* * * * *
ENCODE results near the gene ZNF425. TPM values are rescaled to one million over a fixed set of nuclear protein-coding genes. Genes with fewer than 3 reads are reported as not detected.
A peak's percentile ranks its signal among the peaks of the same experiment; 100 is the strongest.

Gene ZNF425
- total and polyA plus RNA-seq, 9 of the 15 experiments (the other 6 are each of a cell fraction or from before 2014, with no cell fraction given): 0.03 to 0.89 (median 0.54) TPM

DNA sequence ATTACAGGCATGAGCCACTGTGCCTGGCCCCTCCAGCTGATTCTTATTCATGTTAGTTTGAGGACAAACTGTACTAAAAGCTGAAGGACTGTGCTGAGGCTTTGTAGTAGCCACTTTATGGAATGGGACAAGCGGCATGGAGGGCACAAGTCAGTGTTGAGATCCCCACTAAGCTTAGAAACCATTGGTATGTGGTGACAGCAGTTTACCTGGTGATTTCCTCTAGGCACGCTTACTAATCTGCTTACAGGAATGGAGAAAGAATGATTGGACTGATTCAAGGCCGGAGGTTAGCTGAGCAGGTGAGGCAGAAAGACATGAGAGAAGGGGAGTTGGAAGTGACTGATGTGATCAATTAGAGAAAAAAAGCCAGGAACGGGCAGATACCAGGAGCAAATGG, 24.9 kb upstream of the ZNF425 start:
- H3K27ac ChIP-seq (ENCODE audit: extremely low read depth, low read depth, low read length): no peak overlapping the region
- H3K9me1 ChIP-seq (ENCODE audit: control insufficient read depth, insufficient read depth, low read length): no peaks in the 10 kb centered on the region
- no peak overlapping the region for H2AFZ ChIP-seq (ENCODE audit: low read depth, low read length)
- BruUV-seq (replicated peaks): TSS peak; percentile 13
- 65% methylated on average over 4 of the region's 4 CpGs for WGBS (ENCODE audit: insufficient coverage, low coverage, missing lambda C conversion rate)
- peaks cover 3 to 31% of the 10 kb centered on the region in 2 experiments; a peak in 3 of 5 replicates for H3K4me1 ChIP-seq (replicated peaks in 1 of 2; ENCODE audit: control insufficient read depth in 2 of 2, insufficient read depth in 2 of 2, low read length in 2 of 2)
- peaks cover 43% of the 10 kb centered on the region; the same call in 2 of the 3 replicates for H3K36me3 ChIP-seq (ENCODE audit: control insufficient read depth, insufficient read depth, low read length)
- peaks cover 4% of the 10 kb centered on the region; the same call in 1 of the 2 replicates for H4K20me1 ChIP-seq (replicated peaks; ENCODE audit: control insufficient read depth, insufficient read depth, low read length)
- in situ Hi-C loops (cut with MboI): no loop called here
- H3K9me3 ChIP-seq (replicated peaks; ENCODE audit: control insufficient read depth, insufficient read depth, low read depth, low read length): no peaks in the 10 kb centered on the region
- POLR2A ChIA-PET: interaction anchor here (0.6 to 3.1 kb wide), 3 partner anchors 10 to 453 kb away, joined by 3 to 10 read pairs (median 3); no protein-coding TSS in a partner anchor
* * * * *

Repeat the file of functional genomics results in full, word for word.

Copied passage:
ENCODE results near the gene ZNF425. TPM values are rescaled to one million over a fixed set of nuclear protein-coding genes. Genes with fewer than 3 reads are reported as not detected.
A peak's percentile ranks its signal among the peaks of the same experiment; 100 is the strongest.

Gene ZNF425
- total and polyA plus RNA-seq, 9 of the 15 experiments (the other 6 are each of a cell fraction or from before 2014, with no cell fraction given): 0.03 to 0.89 (median 0.54) TPM

DNA sequence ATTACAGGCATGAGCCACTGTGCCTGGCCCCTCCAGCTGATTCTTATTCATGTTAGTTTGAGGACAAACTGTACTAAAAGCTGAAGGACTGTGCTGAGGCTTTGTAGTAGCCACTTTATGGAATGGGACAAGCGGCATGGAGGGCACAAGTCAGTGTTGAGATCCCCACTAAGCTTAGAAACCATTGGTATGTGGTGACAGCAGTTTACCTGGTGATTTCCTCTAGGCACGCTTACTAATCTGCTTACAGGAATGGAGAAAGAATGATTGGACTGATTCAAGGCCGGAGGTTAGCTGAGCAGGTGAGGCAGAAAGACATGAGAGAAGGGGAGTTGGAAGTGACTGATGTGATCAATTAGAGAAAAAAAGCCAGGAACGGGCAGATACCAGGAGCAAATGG, 24.9 kb upstream of the ZNF425 start:
- H3K27ac ChIP-seq (ENCODE audit: extremely low read depth, low read depth, low read length): no peak overlapping the region
- H3K9me1 ChIP-seq (ENCODE audit: control insufficient read depth, insufficient read depth, low read length): no peaks in the 10 kb centered on the region
- no peak overlapping the region for H2AFZ ChIP-seq (ENCODE audit: low read depth, low read length)
- BruUV-seq (replicated peaks): TSS peak; percentile 13
- 65% methylated on average over 4 of the region's 4 CpGs for WGBS (ENCODE audit: insufficient coverage, low coverage, missing lambda C conversion rate)
- peaks cover 3 to 31% of the 10 kb centered on the region in 2 experiments; a peak in 3 of 5 replicates for H3K4me1 ChIP-seq (replicated peaks in 1 of 2; ENCODE audit: control insufficient read depth in 2 of 2, insufficient read depth in 2 of 2, low read length in 2 of 2)
- peaks cover 43% of the 10 kb centered on the region; the same call in 2 of the 3 replicates for H3K36me3 ChIP-seq (ENCODE audit: control insufficient read depth, insufficient read depth, low read length)
- peaks cover 4% of the 10 kb centered on the region; the same call in 1 of the 2 replicates for H4K20me1 ChIP-seq (replicated peaks; ENCODE audit: control insufficient read depth, insufficient read depth, low read length)
- in situ Hi-C loops (cut with MboI): no loop called here
- H3K9me3 ChIP-seq (replicated peaks; ENCODE audit: control insufficient read depth, insufficient read depth, low read depth, low read length): no peaks in the 10 kb centered on the region
- POLR2A ChIA-PET: interaction anchor here (0.6 to 3.1 kb wide), 3 partner anchors 10 to 453 kb away, joined by 3 to 10 read pairs (median 3); no protein-coding TSS in a partner anchor